On paper, this series could have been a disaster. In execution, it’s brilliant. We have an unsuspecting group of storytellers to thank for that. Unlike most Disney series, which are created by Disney Television Animation, Legend of the Three Caballeros is made by Disney Digital Network, formerly known as Maker Studios prior to its Disney acquisition in 2014. Predominantly known for its online content and partnerships with well-known YouTubers, the studio also produced 2017’s Mickey Mouse Club revival called Club Mickey Mouse. Therefore, an animated TV show rooted in the obscure Three Caballeros definitely feels like it’s out of left-field for this development house, but nonetheless seems to have been an excellent choice because the series clearly knows its heritage and goes leaps and bounds to deliver a real treat of a television show.
Disney+ marks the American debut of Legend of the Three Caballeros, but it’s technically not a Disney+ original series. The show first aired in the Philippines in 2018, and with that distinction has been absent from the prominent “Disney+ Originals” menus on the streaming service. This means that it’s relatively hard to find unless you’re looking for it, which is a shame because it’s so good and worthy of a production order beyond its one season of 13 episodes. So if you like it, share your enthusiasm!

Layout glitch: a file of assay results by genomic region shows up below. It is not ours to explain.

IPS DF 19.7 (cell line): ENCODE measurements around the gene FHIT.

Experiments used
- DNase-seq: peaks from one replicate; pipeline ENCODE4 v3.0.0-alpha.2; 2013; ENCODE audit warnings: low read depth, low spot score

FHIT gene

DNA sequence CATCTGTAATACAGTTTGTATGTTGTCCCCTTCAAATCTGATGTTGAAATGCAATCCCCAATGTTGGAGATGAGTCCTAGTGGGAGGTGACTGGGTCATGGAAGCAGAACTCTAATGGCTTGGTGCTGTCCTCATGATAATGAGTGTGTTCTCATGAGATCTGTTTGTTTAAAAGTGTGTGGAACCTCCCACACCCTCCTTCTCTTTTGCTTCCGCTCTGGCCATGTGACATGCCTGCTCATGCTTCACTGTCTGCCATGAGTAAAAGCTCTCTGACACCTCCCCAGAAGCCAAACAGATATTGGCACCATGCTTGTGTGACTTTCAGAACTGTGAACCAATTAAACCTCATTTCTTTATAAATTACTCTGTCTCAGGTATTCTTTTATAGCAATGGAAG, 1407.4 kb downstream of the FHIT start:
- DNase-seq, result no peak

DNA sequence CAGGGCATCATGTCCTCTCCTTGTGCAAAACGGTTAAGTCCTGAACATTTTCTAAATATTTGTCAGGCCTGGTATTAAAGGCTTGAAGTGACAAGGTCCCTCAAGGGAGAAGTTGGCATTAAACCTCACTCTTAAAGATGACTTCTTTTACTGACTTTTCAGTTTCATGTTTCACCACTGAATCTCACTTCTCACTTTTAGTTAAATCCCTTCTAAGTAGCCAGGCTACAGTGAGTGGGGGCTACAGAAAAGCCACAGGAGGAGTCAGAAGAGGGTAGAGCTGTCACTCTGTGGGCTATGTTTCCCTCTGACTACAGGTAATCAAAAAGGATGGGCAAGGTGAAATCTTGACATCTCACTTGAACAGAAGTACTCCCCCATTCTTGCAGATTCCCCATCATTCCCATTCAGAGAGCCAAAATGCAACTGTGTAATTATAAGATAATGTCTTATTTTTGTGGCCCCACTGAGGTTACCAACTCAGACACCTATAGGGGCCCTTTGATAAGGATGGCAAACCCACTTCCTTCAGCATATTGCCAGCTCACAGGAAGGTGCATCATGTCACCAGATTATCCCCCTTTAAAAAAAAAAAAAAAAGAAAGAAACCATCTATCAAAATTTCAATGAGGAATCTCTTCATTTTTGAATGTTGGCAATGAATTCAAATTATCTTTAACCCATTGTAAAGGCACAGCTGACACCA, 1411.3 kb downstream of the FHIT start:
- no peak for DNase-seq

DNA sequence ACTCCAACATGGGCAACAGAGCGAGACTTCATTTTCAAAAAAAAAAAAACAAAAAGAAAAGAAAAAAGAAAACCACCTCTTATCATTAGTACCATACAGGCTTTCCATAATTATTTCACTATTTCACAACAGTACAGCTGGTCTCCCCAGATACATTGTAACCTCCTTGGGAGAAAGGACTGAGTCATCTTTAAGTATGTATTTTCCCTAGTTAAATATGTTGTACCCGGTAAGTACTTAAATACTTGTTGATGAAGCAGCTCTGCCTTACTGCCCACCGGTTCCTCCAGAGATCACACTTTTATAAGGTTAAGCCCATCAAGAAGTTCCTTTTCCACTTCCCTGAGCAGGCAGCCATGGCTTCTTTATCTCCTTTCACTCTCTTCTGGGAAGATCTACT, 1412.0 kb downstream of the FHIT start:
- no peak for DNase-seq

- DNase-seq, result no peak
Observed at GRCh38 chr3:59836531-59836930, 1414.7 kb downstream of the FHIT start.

Nonetheless, Legend of the Three Caballeros takes one of Disney’s most neglected and admittedly bizarre animated features and turns it into a relevant romp filled with cartoony slapstick and Disney-signature storytelling. It particularly serves as an epic showcase for Donald Duck, depicted here as the true hero many have always known him to be.
Blake is a scriptwriter at Elevation Church, where he develops documentary shorts and creative elements as part of the film team. He graduated Appalachian State University studying Electronic Media Production and is an alumni of the Disney College Program. Blake’s favorite films are Mary Poppins, The Lion King, and Toy Story 3. You can find him on Twitter (@blake_242) and visit his blog at blakeonline.com.